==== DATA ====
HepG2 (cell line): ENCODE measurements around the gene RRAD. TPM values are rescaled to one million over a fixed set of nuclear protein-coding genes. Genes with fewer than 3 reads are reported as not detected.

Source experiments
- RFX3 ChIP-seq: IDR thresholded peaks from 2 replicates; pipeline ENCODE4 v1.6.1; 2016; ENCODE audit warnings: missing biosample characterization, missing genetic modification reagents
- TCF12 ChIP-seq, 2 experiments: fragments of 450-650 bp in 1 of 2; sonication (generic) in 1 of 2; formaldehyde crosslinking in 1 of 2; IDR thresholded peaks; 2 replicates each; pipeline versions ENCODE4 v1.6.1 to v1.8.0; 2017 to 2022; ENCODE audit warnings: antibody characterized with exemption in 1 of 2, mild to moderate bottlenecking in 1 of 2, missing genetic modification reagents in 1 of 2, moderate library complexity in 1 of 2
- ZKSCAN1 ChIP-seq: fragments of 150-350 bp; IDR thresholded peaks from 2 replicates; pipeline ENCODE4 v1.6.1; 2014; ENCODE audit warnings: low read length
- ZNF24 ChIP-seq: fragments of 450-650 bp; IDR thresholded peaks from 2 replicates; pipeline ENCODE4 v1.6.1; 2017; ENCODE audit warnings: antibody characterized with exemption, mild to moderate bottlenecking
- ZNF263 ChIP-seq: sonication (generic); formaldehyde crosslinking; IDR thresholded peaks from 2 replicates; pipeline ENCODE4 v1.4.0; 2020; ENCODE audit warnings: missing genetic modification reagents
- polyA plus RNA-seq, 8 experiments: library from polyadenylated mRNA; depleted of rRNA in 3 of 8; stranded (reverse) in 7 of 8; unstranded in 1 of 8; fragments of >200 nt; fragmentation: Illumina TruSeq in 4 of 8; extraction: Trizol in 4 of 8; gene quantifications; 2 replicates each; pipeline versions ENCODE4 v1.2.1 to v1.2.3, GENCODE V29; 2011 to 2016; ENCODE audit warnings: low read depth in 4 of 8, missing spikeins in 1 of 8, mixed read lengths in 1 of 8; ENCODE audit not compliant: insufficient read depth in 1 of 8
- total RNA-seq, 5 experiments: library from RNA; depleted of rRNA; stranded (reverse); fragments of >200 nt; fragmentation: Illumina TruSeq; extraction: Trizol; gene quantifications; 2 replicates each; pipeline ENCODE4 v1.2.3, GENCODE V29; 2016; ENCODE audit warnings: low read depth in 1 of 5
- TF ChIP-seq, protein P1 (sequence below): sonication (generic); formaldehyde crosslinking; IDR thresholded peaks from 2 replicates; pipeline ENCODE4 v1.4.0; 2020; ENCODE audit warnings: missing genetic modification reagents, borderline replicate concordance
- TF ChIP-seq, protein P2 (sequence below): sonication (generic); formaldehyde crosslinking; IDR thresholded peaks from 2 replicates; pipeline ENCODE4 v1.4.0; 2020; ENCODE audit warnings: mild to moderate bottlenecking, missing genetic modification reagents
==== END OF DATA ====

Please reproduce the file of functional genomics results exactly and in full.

HepG2 (cell line): ENCODE measurements around the gene RRAD. TPM values are rescaled to one million over a fixed set of nuclear protein-coding genes. Genes with fewer than 3 reads are reported as not detected.

Source experiments
- RFX3 ChIP-seq: IDR thresholded peaks from 2 replicates; pipeline ENCODE4 v1.6.1; 2016; ENCODE audit warnings: missing biosample characterization, missing genetic modification reagents
- TCF12 ChIP-seq, 2 experiments: fragments of 450-650 bp in 1 of 2; sonication (generic) in 1 of 2; formaldehyde crosslinking in 1 of 2; IDR thresholded peaks; 2 replicates each; pipeline versions ENCODE4 v1.6.1 to v1.8.0; 2017 to 2022; ENCODE audit warnings: antibody characterized with exemption in 1 of 2, mild to moderate bottlenecking in 1 of 2, missing genetic modification reagents in 1 of 2, moderate library complexity in 1 of 2
- ZKSCAN1 ChIP-seq: fragments of 150-350 bp; IDR thresholded peaks from 2 replicates; pipeline ENCODE4 v1.6.1; 2014; ENCODE audit warnings: low read length
- ZNF24 ChIP-seq: fragments of 450-650 bp; IDR thresholded peaks from 2 replicates; pipeline ENCODE4 v1.6.1; 2017; ENCODE audit warnings: antibody characterized with exemption, mild to moderate bottlenecking
- ZNF263 ChIP-seq: sonication (generic); formaldehyde crosslinking; IDR thresholded peaks from 2 replicates; pipeline ENCODE4 v1.4.0; 2020; ENCODE audit warnings: missing genetic modification reagents
- polyA plus RNA-seq, 8 experiments: library from polyadenylated mRNA; depleted of rRNA in 3 of 8; stranded (reverse) in 7 of 8; unstranded in 1 of 8; fragments of >200 nt; fragmentation: Illumina TruSeq in 4 of 8; extraction: Trizol in 4 of 8; gene quantifications; 2 replicates each; pipeline versions ENCODE4 v1.2.1 to v1.2.3, GENCODE V29; 2011 to 2016; ENCODE audit warnings: low read depth in 4 of 8, missing spikeins in 1 of 8, mixed read lengths in 1 of 8; ENCODE audit not compliant: insufficient read depth in 1 of 8
- total RNA-seq, 5 experiments: library from RNA; depleted of rRNA; stranded (reverse); fragments of >200 nt; fragmentation: Illumina TruSeq; extraction: Trizol; gene quantifications; 2 replicates each; pipeline ENCODE4 v1.2.3, GENCODE V29; 2016; ENCODE audit warnings: low read depth in 1 of 5
- TF ChIP-seq, protein P1 (sequence below): sonication (generic); formaldehyde crosslinking; IDR thresholded peaks from 2 replicates; pipeline ENCODE4 v1.4.0; 2020; ENCODE audit warnings: missing genetic modification reagents, borderline replicate concordance
- TF ChIP-seq, protein P2 (sequence below): sonication (generic); formaldehyde crosslinking; IDR thresholded peaks from 2 replicates; pipeline ENCODE4 v1.4.0; 2020; ENCODE audit warnings: mild to moderate bottlenecking, missing genetic modification reagents